Obion County’s Sleeping Beauty
By Jonas Jutton, newspaper correspondent, and published in newspapers in the 1890′s.
Within twelve miles of Union City there died on October 27, 1873, at the age of 37 years, a lady, who for twenty-four years was a puzzle and wonder to the scientific and medical world. Her name was Susan Carolyn Godsey, known throughout the United States as the sleeping beauty, and she deserved that appellation, for rarely have eyes of man rested upon more beautiful features than those of Miss Godsey.
Before her death, many articles were written about her, some of which were true in part while others were base fabrications almost in toto. To acquaint myself with the facts, I drove out to the home of Mrs. Mary E. Jurney, Miss Godsey’s sister, with whom lives her brother, B. W. Godsey, Mrs. Jurney has reached the allotted span of life, while her brother has passed the meridian.
They are all that remain of the family. Mrs. Jurney is a widow, whose children all married, and she and her bachelor brother live alone upon a little farm of twenty-four acres, which they own.
Susan Caroline Godsey was born in 1836, in Gibson County, Tenn. When seven years of ages she moved to Obion County with her parents, who settled twelve miles northwest of Union City, near the Kentucky line.
Susie, as her family and acquaintances called her, was as healthy as most children up to her eighth year, when she took the chills. The usual chill remedies would stop them for a while, but they invariably returned. When ten years of age she made a visit to her sister, Mrs. Jurney, several miles away, and while there had a chill. A quack, named Wasson, who had lately moved into the neighborhood from Middle Tennessee, was called in. He gave her medicines and left others, which were administered according to his directions, but the next day Susie had a chill as usual. The day following she missed her chill, but had a convulsion resembling a fit. From that day she began having cramping spells, the peculiarity of which was that in a second her hells would strike the back of her head, and before one could snap his finger her knees and chin would come together.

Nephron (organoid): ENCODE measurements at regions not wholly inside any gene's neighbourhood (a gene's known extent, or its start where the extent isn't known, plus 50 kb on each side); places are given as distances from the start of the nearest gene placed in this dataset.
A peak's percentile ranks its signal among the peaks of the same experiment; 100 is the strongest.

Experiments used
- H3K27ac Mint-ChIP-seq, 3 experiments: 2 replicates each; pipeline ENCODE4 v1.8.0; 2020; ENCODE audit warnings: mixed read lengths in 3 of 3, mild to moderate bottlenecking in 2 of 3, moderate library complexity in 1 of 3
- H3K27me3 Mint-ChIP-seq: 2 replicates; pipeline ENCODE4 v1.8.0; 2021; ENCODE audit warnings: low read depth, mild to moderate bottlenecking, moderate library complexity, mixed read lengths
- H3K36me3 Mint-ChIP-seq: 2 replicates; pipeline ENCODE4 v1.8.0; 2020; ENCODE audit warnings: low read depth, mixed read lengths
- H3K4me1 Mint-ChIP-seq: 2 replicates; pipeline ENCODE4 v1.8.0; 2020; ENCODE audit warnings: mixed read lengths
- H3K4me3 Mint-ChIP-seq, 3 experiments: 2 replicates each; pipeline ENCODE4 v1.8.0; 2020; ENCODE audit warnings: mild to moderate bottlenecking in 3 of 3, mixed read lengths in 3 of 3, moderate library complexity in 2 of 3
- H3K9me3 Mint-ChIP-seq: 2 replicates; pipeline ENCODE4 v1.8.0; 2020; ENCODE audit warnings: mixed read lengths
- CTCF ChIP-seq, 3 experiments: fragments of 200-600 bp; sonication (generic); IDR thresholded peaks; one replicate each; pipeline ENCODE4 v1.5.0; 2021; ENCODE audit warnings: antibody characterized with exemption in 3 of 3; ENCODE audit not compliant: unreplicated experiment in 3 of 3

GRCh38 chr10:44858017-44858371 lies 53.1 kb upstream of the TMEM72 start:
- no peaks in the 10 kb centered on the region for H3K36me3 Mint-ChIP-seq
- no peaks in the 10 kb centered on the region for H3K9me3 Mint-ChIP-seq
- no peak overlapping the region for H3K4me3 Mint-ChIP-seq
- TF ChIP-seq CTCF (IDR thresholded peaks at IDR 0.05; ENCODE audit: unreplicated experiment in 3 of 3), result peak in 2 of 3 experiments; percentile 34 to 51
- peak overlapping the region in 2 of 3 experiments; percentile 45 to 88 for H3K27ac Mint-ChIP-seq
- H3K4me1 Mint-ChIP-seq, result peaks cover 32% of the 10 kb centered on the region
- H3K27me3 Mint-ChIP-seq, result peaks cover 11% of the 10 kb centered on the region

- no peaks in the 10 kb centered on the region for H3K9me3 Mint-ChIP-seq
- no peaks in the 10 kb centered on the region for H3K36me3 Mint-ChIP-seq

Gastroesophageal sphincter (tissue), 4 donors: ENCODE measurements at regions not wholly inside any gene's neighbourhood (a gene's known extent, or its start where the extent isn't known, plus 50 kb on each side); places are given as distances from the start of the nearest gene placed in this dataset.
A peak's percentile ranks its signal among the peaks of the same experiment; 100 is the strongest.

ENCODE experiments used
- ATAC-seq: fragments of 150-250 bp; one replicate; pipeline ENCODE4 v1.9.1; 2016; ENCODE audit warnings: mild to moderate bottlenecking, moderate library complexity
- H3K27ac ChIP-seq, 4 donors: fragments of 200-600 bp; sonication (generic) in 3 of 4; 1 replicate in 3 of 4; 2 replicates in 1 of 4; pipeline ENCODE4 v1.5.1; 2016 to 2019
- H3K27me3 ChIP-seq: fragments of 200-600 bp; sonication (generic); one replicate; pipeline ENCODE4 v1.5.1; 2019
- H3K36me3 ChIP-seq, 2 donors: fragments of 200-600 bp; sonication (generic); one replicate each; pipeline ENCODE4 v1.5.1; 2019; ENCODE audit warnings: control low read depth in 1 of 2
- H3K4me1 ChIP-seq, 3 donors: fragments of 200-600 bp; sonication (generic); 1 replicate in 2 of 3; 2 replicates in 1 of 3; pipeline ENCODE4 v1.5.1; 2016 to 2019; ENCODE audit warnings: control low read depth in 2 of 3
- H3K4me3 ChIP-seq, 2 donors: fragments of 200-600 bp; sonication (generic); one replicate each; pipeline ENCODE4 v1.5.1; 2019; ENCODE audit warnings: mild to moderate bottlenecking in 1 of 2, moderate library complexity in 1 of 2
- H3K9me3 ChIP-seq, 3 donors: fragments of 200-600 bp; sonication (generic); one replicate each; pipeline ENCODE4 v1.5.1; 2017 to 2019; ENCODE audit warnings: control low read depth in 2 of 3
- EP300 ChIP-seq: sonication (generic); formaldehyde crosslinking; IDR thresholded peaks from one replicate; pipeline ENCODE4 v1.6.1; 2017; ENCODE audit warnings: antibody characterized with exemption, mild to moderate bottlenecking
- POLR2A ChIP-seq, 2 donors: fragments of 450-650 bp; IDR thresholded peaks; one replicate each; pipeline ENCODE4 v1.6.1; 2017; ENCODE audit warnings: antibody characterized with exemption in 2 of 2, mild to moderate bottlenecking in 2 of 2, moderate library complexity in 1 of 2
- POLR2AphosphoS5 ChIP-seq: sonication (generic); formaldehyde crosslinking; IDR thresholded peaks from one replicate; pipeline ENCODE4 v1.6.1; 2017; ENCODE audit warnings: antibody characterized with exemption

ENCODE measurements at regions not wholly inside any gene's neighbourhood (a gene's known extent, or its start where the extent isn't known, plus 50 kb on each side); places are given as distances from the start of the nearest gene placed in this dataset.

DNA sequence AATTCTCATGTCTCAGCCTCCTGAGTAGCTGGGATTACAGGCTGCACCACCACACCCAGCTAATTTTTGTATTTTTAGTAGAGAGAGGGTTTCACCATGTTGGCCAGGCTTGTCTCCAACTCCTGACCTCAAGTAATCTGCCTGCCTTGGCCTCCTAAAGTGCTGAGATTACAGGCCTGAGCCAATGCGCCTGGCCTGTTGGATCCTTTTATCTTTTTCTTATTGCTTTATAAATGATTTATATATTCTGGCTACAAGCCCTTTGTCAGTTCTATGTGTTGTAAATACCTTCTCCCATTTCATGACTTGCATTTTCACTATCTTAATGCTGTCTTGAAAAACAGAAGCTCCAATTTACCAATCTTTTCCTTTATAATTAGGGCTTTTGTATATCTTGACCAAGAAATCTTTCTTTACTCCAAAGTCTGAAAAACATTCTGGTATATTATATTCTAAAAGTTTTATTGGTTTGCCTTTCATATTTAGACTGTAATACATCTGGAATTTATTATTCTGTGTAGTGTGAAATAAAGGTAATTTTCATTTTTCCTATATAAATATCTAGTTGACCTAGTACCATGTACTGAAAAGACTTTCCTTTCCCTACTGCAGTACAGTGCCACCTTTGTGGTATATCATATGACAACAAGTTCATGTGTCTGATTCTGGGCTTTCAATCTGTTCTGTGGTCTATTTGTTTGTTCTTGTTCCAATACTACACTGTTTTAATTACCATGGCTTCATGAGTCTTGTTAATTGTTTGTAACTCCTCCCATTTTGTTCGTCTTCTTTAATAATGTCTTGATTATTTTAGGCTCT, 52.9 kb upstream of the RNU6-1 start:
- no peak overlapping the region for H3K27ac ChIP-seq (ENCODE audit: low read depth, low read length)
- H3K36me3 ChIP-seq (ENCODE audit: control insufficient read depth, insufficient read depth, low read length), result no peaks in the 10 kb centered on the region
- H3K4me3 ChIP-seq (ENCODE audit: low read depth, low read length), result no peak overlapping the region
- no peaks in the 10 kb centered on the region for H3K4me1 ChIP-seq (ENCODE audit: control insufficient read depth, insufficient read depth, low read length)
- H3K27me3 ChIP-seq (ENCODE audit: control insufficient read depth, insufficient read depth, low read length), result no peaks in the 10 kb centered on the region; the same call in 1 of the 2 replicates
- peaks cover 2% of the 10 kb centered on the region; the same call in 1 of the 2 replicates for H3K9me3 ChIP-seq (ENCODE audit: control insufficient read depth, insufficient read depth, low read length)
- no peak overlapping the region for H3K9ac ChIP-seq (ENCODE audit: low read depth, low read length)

Other physicians were called in, who declared that the medicines Wasson had given her were the cause of her peculiar malady. But two of the remedies were known, delphinium and sulfuric ether. Of the former he gave her a spoonful, enough to kill any three men. But Susie’s system was such that it did not kill her, but in conjunction with the other drugs threw her into a condition to which death would have been preferable. Susie’s father was going to prosecute Wasson for malpractice, bet he fled to Middle Tennessee, where he soon died.
Daily, for three years, Susie had these twisting, cramping spells, and every night, exactly at twelve o’clock, she would vomit blood after suffering terrible tortures. In three years, her peculiar afflictions left her, and she went into a sleep which, with frequent awakenings, kept her in bed twenty-four years until death relieved her.
When her sleep was prolonged past the usual time, physician were called in, but none of them could arouse her from her deathlike slumber.
Her condition soon became widely known, and physicians from abroad came to see her and study her case, which proved beyond all their skill. A physician came from Paris, France, to see her, and procuring an interpreter at Hickman, Ky., visited the sleeping beauty at her humble home, but the satisfying of his curiosity as to the truth of what he had heard was all that was accomplished by his visit.
In 1867, her brother, B. W. Godsey; her brother-in-law, James Jurney; her niece, Zenoba Jurney; and Mr. Jonah Montgomery, a friend, carried her to Nashville, where for several days under the care of the celebrated Dr. Robert Eve, she was exhibited to the students of a medical college of which Dr. Eve was president.